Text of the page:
A Brief History

Machine embroidery dates back to 1964, when TAJIMA Company started to manufacture and sell TAJIMA Multi-head Automatic Embroidery machines.
In 1973 Tajima introduced the TMB Series 6-needle (6 color) full-automatic color-change embroidery machine. A few years later, in 1978, Tajima started manufacturing the TMBE Series Bridge Type Automatic Embroidery machines. These machines introduced electronic 6-needle automatic color change technology.
In 1987, Pulse Microsystems introduced a digital asset management application called DDS, which was a design librarian for embroidery machines. This made it more efficient for machine operators to access their designs. In 1988 Tajima designed the TMLE-D5 series embroidery machines, with a pair arrangement of lock-stitch-handle embroidery heads, which were capable of sewing multiple threads.
The computerized machine embroidery process

Machine embroidery in progress

Machine embroidery is a multi-step process with many variables that impact the quality of the final product, including the type of fabric to be embellished, design size, stabilizer choice and type of thread utilized. The basic steps for creating embroidery with a computerized embroidery machine are as follows:
• Create an embroidery design file or purchase a stitchable machine embroidery file. Creation may take hours depending on the complexity of the design, and the software can be costly.
• Edit the design and/or combine with other designs.
• Export the design file to a (proprietary machine) embroidery file that mostly just contains commands for the embroidery machine. If you bought such a file, you may have to convert the file.
• Load the embroidery file into the embroidery machine, making sure it is the correct format for the machine and that the stitched design will fit in the appropriate hoop.
• Determine and mark the location of embroidery placement on the fabric to be embellished.
• Secure the fabric in a hoop with the appropriate stabilizer, and place it on the machine.
• Center the needle over the start point of the design.
• Start and monitor the embroidery machine, watching for errors and issues. Troubleshoot any problems as they arise. The operator should have plenty of needles, bobbins, a can of air (or small air compressor), a small brush, and scissors..
• Remove the completed design from machine. Separate the fabric from the hoop and trim the stabilizer, loose threads, etc.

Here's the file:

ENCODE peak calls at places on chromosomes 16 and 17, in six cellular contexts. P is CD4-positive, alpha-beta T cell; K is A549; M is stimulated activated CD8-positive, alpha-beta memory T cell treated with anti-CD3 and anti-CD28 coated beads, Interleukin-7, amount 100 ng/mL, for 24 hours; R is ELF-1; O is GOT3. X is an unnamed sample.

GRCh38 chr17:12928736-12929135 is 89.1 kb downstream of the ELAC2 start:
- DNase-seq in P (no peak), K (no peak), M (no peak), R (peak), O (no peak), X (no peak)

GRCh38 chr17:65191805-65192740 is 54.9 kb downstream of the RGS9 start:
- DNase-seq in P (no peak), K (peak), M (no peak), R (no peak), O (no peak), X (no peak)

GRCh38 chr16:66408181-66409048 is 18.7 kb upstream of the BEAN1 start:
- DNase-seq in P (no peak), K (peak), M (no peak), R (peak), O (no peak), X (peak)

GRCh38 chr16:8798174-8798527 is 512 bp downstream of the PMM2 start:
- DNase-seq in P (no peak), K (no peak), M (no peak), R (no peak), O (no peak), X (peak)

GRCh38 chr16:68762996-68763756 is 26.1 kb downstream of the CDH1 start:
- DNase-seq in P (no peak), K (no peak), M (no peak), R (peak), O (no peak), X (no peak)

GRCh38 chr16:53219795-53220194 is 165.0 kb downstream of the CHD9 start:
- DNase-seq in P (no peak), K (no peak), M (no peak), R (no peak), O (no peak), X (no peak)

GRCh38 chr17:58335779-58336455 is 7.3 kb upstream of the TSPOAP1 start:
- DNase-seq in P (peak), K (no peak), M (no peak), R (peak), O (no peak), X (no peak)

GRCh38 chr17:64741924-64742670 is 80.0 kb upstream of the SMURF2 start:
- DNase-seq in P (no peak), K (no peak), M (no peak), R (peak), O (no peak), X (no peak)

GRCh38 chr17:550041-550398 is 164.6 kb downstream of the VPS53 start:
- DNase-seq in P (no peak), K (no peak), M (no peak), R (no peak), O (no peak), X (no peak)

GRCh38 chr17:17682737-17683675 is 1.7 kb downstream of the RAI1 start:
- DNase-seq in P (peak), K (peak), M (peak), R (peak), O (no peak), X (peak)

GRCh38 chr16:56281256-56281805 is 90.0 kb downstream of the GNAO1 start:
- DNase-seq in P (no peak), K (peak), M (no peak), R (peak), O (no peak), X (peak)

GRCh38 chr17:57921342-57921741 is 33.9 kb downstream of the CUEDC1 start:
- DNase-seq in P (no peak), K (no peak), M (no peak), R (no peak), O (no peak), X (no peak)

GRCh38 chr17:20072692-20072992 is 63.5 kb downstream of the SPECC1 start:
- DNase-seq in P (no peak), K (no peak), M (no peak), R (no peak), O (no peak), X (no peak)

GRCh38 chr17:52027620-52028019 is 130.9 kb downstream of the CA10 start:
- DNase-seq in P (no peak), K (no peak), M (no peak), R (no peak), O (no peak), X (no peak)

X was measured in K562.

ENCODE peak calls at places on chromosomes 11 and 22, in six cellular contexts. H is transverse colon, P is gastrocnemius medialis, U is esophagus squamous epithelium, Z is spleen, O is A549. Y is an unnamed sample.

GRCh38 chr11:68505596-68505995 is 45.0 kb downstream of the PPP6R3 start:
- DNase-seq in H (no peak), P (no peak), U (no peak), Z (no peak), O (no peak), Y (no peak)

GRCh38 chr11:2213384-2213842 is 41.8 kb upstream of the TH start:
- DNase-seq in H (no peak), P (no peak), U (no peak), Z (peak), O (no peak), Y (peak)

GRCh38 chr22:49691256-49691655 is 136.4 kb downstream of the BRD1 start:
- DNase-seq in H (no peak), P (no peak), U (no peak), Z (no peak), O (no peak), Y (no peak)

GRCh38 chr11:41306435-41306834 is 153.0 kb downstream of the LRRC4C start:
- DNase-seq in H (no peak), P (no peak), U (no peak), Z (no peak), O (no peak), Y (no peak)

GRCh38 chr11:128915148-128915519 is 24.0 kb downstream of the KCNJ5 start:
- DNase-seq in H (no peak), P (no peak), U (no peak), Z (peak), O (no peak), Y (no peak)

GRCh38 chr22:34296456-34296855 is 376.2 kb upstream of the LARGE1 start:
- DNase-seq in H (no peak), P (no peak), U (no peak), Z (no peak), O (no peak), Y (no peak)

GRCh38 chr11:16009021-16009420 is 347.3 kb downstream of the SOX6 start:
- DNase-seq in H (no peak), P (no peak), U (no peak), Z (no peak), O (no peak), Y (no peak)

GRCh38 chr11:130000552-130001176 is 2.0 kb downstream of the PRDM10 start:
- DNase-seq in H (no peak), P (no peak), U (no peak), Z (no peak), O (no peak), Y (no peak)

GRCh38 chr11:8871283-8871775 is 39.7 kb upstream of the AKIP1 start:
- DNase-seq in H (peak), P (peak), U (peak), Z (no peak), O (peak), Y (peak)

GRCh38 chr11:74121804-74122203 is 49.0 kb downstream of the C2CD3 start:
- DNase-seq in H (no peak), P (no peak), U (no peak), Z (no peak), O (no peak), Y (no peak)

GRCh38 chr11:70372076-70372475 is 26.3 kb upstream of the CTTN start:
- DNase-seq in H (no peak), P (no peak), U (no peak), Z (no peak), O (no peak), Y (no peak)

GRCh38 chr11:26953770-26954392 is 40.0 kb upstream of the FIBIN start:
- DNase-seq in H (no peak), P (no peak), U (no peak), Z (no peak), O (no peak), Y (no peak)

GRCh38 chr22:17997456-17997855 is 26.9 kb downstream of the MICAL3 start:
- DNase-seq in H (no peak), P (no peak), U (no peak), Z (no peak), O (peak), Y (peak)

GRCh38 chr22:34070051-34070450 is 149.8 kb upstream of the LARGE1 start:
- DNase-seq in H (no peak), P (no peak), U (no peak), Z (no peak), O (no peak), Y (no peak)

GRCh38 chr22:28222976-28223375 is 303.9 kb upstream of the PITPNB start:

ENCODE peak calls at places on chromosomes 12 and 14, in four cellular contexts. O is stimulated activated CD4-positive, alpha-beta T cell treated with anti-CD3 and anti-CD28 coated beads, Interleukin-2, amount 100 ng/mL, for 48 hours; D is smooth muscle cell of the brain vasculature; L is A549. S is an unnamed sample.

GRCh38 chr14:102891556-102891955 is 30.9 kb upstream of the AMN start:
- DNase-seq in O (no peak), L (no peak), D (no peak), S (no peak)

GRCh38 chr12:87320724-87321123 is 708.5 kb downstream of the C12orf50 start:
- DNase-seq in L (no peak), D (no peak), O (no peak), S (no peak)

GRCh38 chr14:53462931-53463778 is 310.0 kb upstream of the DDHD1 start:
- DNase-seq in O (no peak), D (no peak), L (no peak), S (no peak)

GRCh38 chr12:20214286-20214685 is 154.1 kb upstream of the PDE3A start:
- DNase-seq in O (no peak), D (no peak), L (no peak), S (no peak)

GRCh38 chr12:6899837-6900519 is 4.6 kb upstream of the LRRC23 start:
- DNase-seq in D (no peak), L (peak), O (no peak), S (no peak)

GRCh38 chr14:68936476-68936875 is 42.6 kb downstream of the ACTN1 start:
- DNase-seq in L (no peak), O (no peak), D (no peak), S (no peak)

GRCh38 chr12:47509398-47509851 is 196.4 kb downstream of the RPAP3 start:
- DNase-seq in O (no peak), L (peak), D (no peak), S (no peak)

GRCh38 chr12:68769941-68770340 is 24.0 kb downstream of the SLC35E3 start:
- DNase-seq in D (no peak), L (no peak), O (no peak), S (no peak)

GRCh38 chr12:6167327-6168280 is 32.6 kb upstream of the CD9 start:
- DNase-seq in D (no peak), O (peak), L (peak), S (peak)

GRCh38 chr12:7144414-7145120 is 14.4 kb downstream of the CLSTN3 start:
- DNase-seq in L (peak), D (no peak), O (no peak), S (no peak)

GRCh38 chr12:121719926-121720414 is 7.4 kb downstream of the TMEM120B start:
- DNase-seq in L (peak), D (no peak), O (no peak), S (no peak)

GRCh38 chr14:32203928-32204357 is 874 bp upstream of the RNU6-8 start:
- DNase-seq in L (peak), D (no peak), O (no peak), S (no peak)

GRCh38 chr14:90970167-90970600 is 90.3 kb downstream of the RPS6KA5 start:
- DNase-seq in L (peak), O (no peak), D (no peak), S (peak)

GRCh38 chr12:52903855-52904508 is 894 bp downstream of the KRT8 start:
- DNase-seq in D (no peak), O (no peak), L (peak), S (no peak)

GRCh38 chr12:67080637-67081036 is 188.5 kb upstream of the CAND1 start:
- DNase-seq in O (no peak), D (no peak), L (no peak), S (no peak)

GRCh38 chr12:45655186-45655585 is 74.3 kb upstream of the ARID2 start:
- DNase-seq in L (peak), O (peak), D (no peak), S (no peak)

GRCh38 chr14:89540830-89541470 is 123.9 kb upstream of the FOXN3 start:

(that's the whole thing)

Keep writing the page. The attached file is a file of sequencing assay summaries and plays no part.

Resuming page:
Design files

Digitized embroidery design files can be either purchased or created with industry-specific embroidery digitizing software. Embroidery file formats broadly fall into two categories. The first, source formats, are specific to the software used to create the design. For these formats, the digitizer keeps the original file for the purposes of editing. The second, machine formats, are specific to a particular brand or model of embroidery machine, they contain primarily stitch data (offsets) and machine functions (stitch, trims, jumps, etc.) and are thus not easily scaled or edited without extensive manual work. However, because these files easy to decode, they serve as easy exchange formats, with some formats such as Tajima’s .dst and Melco’s .exp being so prevalent that they have effectively become industry standards and are often supported directly by machines built by rival companies, or through provided software to convert them for the machine.
Many embroidery designs can be downloaded in popular machine formats from embroidery websites. However, since not all designs are available for every machine’s specific format, some machine embroiderers use conversion programs to convert from one machine’s format file to another, with various degrees of reliability.
A person who creates a design is known as an embroidery digitizer or puncher. A digitizer uses software to create an object-based embroidery design, which can be easily reshaped and edited. These files retain important information such as object outlines, thread colors, and original artwork used to punch the designs. When the file is converted to a stitch file, it loses much of this information, rendering editing difficult or impossible.
Software vendors often advertise auto-punching or auto-digitizing capabilities. However, if high-quality embroidery is essential, then industry experts highly recommend either purchasing solid designs from reputable digitizers like us.
For fast and honest digitizing, please send your design to Order Form